We revisited the role of zinc ion for sulfur-double bond coupling mechanism [7]. Zinc, as a transient element, is known to form complexes with accelerators [8]. The complexes are typically 4, 5, or 6 coordinated. There is also evidence thatπ-π allyl complexes of zinc form between zinc and simple olefins [9]. The ligand complexes, a series of 4, 5, and 6 coordinated zinc structure explains the vulcanization process of all the coordinate sites on zinc and the electron nature of the carboxylate using expansion and contraction of the zinc orbitals [7]. The cross-linking mechanism with rubber matrix was explained by sulfur ring opening mechanism via bipyramidal model [7]. Two examples shown are for the sulfur ring opening reaction as shown in Fig. 10 (a) and the formation of the cross-linking as shown in Fig. 10 (b). The sulfur ring opening reaction is shown as a bipyramidal complex with sulfur and oxygen anions, and sulfur and two amino ligands (residue from accelerators). The crosslinking intermediate allows for the transfer of sulfur from the polysulfide accelerator to the rubber in a concerted mechanism. The π allylic model can be used to explain the carbon sulfur formation and types that form during vulcanization [7].

    4. Conclusions

    Comparing the Control compounds as shown in Table 1, hard clay (Suprex) filled system showed a higher die C tear than the soft clay (GK) filled one. The other properties (Mooney, extrusion torque/pressure, torque rise (MH-ML), modulus at 300%) were close to each other.

    When additives, silanes (amino-, vinyl-, TESPD, ZS) and H2O/EtOH, were added, the ZS treated hard clay (Suprex) compound showed the highest mechanical property following S/V and GK/V compounds (ZS >Suprex/Vinyl>GK/Vinyl).

    Overall, The ZS added compound showed both improved processability (Mooney, Extrusion torque-& pressure) and improved mechanical properties (degree of crosslinking, elongation modulus, tear, and fatigue to failure counts).

  • 1. White J. L, Kim K. J 2008 “Thermoplastic and Rubber Compounds:Technology and Physical Chemistry” P.40 google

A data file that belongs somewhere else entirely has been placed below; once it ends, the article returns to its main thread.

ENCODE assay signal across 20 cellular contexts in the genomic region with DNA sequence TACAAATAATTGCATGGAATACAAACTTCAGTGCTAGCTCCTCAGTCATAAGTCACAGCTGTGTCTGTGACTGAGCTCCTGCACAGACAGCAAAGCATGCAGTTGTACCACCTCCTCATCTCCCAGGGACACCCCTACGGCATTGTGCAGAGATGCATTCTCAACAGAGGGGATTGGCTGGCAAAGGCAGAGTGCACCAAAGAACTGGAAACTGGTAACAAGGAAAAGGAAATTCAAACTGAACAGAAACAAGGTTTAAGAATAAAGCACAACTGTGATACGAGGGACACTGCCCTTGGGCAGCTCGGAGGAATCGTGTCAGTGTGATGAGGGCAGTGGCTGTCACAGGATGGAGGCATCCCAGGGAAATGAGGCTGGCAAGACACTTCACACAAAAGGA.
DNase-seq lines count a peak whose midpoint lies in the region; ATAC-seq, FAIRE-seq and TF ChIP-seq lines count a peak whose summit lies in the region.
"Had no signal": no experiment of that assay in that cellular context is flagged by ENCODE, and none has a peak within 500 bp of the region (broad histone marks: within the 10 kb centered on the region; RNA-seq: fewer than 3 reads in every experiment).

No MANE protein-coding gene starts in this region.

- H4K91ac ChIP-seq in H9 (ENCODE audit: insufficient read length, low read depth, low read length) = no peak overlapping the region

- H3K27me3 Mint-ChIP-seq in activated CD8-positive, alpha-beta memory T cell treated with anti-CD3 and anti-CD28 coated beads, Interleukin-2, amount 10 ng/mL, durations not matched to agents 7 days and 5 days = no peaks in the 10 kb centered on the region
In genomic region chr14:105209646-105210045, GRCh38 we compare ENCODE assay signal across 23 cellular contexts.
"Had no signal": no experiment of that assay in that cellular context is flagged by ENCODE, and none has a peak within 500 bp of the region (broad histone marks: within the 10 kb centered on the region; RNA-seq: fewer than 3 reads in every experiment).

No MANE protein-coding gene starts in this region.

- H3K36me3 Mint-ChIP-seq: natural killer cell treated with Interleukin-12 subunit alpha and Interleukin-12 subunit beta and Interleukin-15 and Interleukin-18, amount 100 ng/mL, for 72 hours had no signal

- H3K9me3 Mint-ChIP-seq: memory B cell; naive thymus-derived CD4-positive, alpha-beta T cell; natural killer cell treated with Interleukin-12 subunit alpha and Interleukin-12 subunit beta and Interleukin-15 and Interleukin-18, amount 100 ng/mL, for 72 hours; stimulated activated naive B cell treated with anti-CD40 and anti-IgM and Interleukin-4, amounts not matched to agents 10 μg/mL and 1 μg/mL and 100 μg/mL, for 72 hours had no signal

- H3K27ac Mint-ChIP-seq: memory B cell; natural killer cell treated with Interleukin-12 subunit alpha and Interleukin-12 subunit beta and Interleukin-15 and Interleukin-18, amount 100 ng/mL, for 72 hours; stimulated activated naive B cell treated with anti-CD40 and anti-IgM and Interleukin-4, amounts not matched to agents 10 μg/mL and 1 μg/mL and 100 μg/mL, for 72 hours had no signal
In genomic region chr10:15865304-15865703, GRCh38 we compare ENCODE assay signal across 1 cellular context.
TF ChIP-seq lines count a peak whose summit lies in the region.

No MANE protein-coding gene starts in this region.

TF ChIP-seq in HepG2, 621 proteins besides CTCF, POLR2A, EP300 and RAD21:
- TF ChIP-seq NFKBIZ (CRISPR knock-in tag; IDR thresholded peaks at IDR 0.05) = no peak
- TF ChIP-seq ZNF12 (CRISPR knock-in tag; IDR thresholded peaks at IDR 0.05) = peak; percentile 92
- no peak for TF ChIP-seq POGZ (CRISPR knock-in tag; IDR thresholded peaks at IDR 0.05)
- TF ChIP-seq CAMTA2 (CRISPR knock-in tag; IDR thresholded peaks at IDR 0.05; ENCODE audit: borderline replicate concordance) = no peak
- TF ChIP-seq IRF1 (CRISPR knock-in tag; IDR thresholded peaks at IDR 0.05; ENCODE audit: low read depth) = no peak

• 2. Cooper B. M 1979 “Kaolin A Review of Production and Processing” P.171 google
  • 3. Morris H. H, Sennett P, Drexel R. T. Jr 1965 [TAPPI Dec.] Vol.48 P.35
  • 4. Hohenberger Dipl. Ing. W 2000 “Plastics Additives Handbook” P.929 google
  • 5. Kim K. J 2009 [Carbon Letters] Vol.10 P.101
  • 6. Kim K. J 2009 [Carbon Letters] Vol.10 P.109
  • 7. Kim K. J, Vanderkooi J 2002 [Int. Polym. Process.] Vol.17 P.192
  • 8. Duchacek V, Kuta A, Pribly P 1993 [J. Appl. Polym. Sci] Vol.47 P.743
  • 9. Kokes R 1972 [Intra-Science Rept.] Vol.6 P.77
  • [Table 1.] Materials Used in This Study
    Materials Used in This Study
  • [Table 2.] Mixing Formulations and Procedure for CIIR Compounds
    Mixing Formulations and Procedure for CIIR Compounds
  • [Fig. 1.] (a) Vulcanization curve of each compound (b) Vulcanization curve of Calcite GK and Suprex particle filled compound (c) Vulcanization curve of amino silane treated-GK and -Suprex(S) particle filled compound (d) Vulcanization curve of vinyl silane treated-GK and -Suprex particle filled compound (e) Vulcanization curves of S2(TESPD) silane treated-GK and -Suprex particle filled compound (f) Vulcanization curves of S2 (TESPD) silane treated Suprex particle filled compounds.
    (a) Vulcanization curve of each compound (b) Vulcanization curve of Calcite GK and Suprex particle filled compound (c) Vulcanization curve of amino silane treated-GK and -Suprex(S) particle filled compound (d) Vulcanization curve of vinyl silane treated-GK and -Suprex particle filled compound (e) Vulcanization curves of S2(TESPD) silane treated-GK and -Suprex particle filled compound (f) Vulcanization curves of S2 (TESPD) silane treated Suprex particle filled compounds.
  • [Fig. 2.] Mooney viscosity of each compound.
    Mooney viscosity of each compound.
  • [Fig. 3.] Extruder torque of each compound.
    Extruder torque of each compound.
  • [Fig. 4.] Extruder pressure (psi) buildup of each compound.
    Extruder pressure (psi) buildup of each compound.
  • [Fig. 5.] Torque rise of each compound.
    Torque rise of each compound.
  • [Fig. 6.] Elongation modulus of (a) Mill direction (MD) and (b)Transverse direction (TD).
    Elongation modulus of (a) Mill direction (MD) and (b)Transverse direction (TD).
  • [Fig. 7.] Die C tear of each compound.
    Die C tear of each compound.
  • [Fig. 8.] Fatigue to failure counts of each compound.
    Fatigue to failure counts of each compound.
  • [Table 3.] Overall Summary of Figures
    Overall Summary of Figures
  • [Fig. 9.] Extrudate surface of each compound passed through Garvey die.
    Extrudate surface of each compound passed through Garvey die.
  • [Fig. 10.] (a) Sulfur ring opening reaction and (b) the formation of the cross-linking [7].
    (a) Sulfur ring opening reaction and (b) the formation of the cross-linking [7].